By Bill Oram
| The Salt Lake Tribune
Houston •Stephen Curry drew a crowd two tables to Jeremy Evans’ right. On the Jazz forward’s left flank, a hoard of reporters surrounded Gerald Green, the Pacers forward who, like Evans, is best known for his dunking.
But with the world’s media on hand to talk to the best shooters, passers, dunkers and overall basketball players, Evans sat politely and waited — sometimes for lengthy, awkward periods of time — for questions.
One that came: "Music-wise, Jeremy, who are you listening to right now?"
Answer: "I try to listen to a lot of gospel."
Quirky interactions aside, on the eve of the Slam Dunk Contest at All-Star Weekend, its defending champion basked in relative anonymity. Past champions have declined to return for a second go at the contest, but not Evans. However, with a stirring group of participants that includes dunking specialist James White and Green, the 2007 winner, Evans was asked if he has gotten the respect due a defending champion.
"I don’t think so," the Jazz’s lone All-Star representative said. "I feel like if I win this year, I’ll make a statement."
He would become just the fourth player to win in back-to-back years, joining an elite group that presently includes only Nate Robinson, Jason Richardson and Michael Jordan.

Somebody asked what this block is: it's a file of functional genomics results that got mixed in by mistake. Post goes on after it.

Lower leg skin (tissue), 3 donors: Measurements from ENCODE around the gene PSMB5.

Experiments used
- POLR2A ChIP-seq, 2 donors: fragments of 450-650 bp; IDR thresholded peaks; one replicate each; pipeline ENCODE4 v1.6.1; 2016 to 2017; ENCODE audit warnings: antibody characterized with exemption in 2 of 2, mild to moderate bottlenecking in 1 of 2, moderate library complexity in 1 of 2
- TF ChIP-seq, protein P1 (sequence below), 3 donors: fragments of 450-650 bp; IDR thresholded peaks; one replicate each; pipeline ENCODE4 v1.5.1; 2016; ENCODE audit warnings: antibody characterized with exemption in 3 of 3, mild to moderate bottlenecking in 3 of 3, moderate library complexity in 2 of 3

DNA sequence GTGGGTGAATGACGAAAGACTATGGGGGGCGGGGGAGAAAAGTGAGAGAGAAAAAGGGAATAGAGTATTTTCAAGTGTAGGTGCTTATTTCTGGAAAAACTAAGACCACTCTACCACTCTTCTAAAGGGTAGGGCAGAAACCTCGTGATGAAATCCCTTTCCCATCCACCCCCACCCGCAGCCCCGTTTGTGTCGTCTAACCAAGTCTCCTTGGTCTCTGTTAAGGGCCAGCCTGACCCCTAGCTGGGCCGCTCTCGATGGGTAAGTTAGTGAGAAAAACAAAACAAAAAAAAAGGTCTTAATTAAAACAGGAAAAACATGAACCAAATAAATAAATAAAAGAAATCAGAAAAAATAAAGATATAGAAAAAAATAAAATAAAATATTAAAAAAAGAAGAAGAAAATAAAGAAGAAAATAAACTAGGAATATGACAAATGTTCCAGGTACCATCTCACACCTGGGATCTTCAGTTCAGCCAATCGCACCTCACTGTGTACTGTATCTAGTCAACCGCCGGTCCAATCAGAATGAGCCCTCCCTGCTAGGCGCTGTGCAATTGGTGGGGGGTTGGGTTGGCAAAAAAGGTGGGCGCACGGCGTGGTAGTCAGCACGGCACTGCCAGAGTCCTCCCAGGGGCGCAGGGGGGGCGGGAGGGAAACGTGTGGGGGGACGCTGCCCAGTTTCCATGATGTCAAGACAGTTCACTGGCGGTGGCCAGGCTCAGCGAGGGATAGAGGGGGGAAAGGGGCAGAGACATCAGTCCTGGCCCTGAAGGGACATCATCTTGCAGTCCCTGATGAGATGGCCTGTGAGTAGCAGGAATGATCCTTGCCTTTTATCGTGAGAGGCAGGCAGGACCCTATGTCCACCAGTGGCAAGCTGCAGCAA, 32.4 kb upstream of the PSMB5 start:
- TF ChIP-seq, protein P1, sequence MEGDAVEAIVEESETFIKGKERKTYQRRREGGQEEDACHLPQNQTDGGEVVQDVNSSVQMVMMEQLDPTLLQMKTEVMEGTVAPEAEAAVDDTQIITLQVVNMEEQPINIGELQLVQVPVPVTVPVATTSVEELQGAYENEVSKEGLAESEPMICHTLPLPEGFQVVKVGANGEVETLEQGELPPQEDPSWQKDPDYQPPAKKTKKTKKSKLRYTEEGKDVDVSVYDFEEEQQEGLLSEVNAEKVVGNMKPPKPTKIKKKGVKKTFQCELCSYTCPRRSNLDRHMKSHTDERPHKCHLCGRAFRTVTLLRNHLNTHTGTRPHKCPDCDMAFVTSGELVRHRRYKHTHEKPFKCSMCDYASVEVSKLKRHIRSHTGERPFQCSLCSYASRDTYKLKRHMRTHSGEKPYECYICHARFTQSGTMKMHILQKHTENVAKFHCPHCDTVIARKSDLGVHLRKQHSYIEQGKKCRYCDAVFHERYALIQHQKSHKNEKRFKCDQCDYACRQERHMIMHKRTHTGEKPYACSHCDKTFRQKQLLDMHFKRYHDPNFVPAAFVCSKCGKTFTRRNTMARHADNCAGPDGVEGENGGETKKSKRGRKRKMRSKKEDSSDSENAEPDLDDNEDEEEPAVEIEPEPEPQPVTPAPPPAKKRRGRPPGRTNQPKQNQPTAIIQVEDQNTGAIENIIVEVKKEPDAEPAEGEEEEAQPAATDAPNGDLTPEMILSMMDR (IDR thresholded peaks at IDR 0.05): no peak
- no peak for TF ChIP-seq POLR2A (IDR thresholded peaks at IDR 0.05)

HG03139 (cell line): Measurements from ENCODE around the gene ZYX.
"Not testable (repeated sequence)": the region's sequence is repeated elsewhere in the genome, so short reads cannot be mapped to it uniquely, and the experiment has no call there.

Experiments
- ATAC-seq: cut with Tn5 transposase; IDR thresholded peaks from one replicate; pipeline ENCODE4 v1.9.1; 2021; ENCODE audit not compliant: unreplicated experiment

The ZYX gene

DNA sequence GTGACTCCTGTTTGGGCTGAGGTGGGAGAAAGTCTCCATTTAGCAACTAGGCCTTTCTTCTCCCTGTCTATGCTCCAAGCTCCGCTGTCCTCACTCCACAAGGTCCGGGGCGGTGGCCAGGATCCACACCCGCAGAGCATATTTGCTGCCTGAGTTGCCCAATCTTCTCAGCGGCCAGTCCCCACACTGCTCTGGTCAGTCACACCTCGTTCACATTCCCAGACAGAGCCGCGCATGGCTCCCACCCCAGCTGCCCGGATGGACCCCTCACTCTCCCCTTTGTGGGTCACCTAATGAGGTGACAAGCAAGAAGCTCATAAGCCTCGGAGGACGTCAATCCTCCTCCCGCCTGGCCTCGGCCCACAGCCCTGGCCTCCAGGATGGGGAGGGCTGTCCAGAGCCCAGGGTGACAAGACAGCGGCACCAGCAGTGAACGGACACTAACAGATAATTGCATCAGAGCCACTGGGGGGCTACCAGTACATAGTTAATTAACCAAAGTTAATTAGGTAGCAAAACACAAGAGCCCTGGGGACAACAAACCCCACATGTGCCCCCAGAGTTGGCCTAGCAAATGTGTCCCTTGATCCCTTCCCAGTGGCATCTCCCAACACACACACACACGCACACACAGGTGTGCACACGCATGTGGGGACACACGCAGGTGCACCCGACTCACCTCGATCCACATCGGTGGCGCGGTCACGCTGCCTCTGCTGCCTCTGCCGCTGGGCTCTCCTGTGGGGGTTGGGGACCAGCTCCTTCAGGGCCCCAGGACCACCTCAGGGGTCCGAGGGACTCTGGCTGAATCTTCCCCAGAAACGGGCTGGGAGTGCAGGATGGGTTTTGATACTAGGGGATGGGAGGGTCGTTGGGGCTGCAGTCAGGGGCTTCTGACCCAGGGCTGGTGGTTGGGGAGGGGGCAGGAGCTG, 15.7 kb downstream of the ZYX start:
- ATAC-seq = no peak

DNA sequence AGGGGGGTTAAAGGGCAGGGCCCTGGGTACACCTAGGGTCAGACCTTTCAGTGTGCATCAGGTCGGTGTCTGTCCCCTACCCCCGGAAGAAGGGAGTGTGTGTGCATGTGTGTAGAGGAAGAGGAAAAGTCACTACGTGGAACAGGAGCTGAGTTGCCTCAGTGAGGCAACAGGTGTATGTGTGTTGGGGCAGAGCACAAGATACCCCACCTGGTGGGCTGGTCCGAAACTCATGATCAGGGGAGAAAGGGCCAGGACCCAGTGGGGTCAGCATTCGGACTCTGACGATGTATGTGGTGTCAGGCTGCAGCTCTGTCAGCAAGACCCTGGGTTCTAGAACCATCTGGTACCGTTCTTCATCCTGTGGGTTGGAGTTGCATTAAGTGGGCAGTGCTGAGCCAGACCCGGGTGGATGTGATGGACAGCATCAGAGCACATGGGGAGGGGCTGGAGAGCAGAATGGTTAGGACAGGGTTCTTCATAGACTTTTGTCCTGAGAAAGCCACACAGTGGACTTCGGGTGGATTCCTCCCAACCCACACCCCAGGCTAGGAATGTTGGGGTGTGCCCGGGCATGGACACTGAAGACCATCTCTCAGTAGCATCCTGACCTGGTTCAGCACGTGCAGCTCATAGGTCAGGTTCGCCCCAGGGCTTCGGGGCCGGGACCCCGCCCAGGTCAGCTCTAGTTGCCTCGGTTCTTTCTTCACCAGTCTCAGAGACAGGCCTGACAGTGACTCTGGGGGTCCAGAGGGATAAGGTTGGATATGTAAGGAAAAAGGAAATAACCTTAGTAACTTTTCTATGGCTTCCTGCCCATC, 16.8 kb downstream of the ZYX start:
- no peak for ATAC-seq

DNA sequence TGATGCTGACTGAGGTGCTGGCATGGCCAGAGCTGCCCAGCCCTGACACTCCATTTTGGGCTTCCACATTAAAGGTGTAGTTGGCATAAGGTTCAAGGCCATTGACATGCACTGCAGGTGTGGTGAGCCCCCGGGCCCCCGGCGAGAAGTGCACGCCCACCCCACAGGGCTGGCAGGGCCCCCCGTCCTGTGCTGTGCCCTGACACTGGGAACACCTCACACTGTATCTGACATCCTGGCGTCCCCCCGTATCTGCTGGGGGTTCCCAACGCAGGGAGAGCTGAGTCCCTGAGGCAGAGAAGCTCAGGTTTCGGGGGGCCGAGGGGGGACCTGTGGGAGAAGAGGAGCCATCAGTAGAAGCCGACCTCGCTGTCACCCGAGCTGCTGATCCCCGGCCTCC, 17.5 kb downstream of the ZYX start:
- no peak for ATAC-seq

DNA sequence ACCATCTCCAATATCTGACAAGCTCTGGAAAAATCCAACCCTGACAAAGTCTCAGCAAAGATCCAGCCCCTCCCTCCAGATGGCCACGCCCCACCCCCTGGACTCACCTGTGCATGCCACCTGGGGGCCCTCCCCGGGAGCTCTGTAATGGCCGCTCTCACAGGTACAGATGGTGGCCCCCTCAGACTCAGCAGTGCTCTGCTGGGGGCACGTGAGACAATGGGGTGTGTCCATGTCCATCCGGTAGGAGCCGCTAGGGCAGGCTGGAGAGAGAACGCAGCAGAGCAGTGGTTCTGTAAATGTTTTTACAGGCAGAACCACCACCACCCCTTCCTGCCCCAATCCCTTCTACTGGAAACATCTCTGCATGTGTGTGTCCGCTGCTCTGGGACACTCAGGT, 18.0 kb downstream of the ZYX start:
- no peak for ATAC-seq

Rather than thinking he has an advantage of experience, Evans worries that will work against him. For the second year, the results will be based entirely on fan vote.
"Now that everybody knows I won it last year," Evans said, "they don’t want me to win it again."
A year ago, Evans won the contest in Orlando, Fla., by donning a Karl Malone jersey, then dunking over comedian Kevin Hart, who was dressed as a mailman. Earlier in the contest, he dunked two balls Gordon Hayward passed him as he leapt over his seated teammate.
He won’t have Hayward to help this year, with the third-year player at home in Indiana nursing a shoulder sprain that has sidelined him for 10 games.
But not much else is known about what Jeremy Evans has up his sleeve.
OK, fine. Nothing is known about what Evans is up to. What fun would a dunk contest be anyway if all the secrets were revealed beforehand? If Isaiah Rider drew a chart explaining the East Bay Funk Dunk before he won with it in 1993? If Blake Griffin had been spotted with measuring tape at a Kia dealership in 2011?
So when the inevitable question came, Evans smiled politely and deferred, promising only "something special."
Whether he’ll incorporate another person or props, Evans wouldn’t say, but revealed a preference for fewer gimmicks.
"I feel like it’s all a show," he said. "But that’s what you have to do to try to win it. I guess that’s what I have to do with my game also. But I loved it when it was just dunks."
He spoke of battles between Jordan and Dominique Wilkins as competitions that stuck out in his memory. And he loved Vince Carter’s jams in 2000.
The key to winning, he said, will be making his attempts on the first try, rather than requiring multiple attempts and giving away the intent, thus dulling the impact.